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Golden opportunity
Scenic drives unveil beautiful autumn colors

Fall colors reflect in the lake at Martin State Forest in southern Indiana (left). At Spring Mill State Park, visitors will see the grist mill and listen as interpreters share pioneer history./ Raymond Bial photo
By Jinny Ravenscroft Danzer
Published: Sep/Oct 2000

Warm, golden days that linger into early autumn are perfect for exploring the nearby countryside. Foliage pops, festivals entertain, and somehow, the coming preparation for winter seems less of a task.

While not the definitive list, here are four drives to help you take advantage of a beautiful Midwestern fall.

Grist mills and tall trees

A scenic fall drive of approximately 85 miles in the Bedford area of southern Indiana will take you through wooded, rolling hills to caves, a pioneer village and a covered bridge. Fall color usually peaks during the third and fourth weeks of October.

Bedford limestone built the Empire State Building and Washington National Cathedral. The "Land of Limestone" exhibit on the Bedford Campus of Oakland City University explains the history of limestone quarrying in Indiana Exhibit hours are from 8 a.m.–4:30 p.m. Monday–Friday.

Before leaving Bedford, see a memorial to local stone carver, Louis Baker, in the Green Hill Cemetery. The stone carver’s bench, tools, whisk broom and work apron look ready to welcome Baker to a day’s work.

Now drive southwest on scenic state Route 450, which winds through the Hoosier National Forest. Stop at Williams to see Indiana’s longest covered bridge (376 feet) that’s still open to traffic.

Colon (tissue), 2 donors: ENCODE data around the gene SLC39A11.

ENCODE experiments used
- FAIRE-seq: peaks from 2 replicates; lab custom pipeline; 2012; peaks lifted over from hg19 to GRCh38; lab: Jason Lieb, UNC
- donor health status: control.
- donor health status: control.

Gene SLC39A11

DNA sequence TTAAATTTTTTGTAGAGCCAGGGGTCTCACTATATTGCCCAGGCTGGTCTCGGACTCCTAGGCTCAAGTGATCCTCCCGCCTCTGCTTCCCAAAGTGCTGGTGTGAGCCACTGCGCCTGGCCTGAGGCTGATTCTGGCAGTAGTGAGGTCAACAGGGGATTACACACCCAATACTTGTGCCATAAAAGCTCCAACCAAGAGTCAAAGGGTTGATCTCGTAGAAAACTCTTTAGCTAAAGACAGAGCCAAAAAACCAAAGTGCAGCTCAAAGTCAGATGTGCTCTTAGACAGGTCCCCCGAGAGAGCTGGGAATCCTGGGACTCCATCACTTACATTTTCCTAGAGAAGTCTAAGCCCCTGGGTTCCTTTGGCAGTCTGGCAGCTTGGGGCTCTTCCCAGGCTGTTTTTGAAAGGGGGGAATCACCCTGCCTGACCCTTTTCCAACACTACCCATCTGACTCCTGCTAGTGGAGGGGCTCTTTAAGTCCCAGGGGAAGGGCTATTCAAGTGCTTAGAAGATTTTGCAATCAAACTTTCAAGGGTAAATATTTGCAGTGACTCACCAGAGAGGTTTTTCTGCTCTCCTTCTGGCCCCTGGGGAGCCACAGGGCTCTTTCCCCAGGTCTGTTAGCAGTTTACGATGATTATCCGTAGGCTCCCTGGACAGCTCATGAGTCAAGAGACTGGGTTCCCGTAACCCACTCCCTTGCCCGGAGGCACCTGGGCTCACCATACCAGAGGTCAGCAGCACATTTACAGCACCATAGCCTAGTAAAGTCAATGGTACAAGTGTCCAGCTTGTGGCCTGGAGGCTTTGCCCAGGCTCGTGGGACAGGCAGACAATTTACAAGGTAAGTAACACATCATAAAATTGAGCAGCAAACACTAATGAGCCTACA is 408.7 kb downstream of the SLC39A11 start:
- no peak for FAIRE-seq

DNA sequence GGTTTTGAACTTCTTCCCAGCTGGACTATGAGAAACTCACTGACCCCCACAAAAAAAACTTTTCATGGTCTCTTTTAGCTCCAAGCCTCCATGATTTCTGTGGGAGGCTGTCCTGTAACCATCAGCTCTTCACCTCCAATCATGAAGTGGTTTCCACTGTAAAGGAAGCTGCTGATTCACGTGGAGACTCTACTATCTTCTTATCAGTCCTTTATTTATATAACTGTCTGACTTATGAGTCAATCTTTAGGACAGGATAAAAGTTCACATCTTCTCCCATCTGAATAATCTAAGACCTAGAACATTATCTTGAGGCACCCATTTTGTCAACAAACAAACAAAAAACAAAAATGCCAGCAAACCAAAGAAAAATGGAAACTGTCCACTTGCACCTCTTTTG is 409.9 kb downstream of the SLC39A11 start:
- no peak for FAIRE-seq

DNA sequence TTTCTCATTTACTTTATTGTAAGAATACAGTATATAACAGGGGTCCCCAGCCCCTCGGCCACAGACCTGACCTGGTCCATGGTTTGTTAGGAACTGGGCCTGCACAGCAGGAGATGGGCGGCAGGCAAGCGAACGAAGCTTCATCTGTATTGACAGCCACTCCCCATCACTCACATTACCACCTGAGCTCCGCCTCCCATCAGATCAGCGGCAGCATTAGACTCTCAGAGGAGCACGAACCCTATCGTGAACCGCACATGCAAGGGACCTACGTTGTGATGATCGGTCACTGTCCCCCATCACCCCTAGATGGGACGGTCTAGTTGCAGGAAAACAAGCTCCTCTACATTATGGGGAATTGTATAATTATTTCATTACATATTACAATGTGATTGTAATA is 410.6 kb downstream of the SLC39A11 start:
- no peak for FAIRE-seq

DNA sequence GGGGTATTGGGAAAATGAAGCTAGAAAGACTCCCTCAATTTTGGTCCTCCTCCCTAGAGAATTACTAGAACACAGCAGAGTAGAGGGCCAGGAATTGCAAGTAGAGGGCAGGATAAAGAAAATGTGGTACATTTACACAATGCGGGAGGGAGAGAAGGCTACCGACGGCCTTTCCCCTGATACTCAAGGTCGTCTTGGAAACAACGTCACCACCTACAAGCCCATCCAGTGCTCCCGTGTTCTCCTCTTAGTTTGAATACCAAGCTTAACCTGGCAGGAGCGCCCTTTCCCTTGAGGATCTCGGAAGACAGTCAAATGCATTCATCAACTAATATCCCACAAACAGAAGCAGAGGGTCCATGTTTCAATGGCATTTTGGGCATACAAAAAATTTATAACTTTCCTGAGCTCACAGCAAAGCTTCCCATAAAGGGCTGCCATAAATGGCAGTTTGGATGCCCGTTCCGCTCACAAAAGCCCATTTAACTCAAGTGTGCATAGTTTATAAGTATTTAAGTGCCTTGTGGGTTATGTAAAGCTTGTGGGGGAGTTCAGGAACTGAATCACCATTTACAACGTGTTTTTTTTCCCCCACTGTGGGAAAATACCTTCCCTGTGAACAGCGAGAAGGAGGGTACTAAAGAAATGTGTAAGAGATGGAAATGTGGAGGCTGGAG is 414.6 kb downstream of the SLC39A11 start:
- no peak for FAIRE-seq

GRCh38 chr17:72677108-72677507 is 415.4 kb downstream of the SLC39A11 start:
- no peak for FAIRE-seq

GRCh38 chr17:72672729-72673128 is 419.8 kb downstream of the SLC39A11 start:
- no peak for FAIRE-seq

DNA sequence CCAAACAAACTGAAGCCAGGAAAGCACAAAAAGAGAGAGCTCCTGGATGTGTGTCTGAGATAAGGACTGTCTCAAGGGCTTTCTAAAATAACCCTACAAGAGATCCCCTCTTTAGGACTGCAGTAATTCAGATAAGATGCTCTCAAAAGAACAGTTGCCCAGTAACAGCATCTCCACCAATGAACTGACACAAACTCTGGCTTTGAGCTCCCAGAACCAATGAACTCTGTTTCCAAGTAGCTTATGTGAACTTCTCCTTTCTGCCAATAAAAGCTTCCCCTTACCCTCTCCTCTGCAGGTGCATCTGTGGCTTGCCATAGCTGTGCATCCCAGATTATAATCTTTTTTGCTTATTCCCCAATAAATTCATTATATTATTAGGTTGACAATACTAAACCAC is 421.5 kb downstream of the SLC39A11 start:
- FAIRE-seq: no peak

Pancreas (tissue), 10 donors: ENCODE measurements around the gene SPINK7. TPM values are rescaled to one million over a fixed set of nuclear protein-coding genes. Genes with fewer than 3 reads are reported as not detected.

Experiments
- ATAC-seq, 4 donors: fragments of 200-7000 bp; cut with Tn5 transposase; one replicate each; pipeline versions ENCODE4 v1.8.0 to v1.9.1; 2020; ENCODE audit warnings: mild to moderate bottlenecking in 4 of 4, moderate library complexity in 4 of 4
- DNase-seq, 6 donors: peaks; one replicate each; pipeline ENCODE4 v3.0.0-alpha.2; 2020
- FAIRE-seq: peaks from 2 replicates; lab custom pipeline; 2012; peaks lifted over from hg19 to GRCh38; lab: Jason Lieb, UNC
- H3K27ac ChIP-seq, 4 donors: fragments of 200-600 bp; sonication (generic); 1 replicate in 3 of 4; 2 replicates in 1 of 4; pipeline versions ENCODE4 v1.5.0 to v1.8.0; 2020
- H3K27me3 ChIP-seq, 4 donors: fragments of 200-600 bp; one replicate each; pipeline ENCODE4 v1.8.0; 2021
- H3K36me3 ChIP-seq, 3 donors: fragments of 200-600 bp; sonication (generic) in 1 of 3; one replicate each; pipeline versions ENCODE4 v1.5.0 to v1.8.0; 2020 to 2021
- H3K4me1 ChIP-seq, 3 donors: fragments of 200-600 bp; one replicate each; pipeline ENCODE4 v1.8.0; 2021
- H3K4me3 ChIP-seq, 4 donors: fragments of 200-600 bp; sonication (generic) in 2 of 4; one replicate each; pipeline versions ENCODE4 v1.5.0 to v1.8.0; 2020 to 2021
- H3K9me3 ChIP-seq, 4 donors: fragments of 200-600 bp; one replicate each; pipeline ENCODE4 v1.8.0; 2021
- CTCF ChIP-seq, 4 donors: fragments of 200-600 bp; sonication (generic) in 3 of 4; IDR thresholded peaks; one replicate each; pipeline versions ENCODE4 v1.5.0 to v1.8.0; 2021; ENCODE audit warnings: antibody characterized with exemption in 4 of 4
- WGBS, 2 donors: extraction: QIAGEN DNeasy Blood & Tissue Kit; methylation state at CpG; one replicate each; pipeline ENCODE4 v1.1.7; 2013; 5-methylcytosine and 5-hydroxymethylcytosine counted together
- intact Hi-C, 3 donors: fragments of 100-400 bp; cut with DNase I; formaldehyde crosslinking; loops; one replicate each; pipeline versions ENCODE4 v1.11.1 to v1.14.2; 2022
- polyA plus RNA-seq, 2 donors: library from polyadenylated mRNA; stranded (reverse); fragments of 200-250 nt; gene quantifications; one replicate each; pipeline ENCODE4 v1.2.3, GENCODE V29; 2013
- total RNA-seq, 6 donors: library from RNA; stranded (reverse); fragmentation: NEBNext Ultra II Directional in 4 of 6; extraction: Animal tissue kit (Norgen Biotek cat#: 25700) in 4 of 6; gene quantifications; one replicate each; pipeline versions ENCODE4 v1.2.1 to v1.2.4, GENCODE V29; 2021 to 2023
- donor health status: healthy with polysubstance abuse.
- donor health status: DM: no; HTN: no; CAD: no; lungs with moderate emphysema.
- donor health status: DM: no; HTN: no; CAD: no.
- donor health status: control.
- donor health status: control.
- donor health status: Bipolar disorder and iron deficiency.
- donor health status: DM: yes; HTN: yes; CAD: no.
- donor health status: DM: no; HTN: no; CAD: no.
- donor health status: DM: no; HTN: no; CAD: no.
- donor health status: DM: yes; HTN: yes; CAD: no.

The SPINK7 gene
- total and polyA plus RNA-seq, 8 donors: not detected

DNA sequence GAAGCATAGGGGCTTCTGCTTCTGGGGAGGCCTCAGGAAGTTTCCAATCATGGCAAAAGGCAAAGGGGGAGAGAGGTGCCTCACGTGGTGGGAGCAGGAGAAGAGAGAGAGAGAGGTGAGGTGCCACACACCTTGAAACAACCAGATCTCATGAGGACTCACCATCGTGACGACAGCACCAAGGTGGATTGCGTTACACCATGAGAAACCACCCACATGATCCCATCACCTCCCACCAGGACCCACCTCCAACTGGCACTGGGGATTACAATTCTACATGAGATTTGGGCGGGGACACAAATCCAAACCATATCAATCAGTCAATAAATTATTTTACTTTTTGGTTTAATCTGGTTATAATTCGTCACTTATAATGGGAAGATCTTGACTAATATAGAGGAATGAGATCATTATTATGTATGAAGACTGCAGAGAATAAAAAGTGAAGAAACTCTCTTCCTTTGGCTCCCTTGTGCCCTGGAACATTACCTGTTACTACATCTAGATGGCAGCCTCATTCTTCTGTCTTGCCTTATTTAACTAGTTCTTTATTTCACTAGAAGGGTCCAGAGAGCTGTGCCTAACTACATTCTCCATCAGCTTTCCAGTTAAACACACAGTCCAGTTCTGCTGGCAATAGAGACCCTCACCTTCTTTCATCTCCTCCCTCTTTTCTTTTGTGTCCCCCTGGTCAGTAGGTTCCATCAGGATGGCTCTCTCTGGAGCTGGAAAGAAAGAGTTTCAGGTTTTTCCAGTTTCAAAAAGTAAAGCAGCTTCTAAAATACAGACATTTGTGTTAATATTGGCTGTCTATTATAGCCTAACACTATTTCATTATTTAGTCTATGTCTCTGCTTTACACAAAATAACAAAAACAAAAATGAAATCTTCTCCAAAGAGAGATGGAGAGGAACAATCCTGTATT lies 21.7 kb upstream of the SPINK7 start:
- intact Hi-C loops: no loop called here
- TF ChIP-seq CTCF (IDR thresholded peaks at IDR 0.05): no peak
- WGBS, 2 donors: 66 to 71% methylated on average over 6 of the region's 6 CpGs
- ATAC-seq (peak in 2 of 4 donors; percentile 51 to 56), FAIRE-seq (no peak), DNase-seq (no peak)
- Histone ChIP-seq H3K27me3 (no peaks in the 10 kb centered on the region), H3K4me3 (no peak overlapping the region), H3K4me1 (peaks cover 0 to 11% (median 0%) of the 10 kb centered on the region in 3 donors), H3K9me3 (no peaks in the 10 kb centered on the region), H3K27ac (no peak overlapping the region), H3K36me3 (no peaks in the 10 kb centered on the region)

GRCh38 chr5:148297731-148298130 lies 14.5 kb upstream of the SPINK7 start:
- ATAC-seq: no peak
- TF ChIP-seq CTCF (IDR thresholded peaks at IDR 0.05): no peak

Continue southwest on Route 450, turn south on U.S. Highway 50/U.S. Highway 150, and then head back east on U.S. Highway 50 at Shoals. Stop to enjoy the reflections of the leaves in the lake in pretty Martin State Forest.

Take state Route 60 to Mitchell for antique shopping (annual Persimmon Festival Sept. 23–30), then continue on to Spring Mill State Park, a highlight of the drive. Visit the restored pioneer village with costumed interpreters. The park also features a lake, trails, two caves, a campground, horse trails and an attractive lodge and restaurant. Fall events include a candlelight tour of the village Sept. 23 and Haunted Village Weekend Oct. 21-22.

To continue your drive, turn north onto state Route 37. At U.S. Highway 50, turn southwest and follow signs to Bluespring Caverns for a boat ride into a pretty cave. Return to Bedford via Route 37.

For more information, call the Lawrence County Tourism Commission at 1-800-798-0769.

The Shawnee Hills

A drive of approximately 100 miles will take you through wooded hills in the tip of southern Illinois adjacent to the Ohio River. Several areas of the Shawnee National Forest are known for spectacular fall color, which usually peaks around the third weekend in October.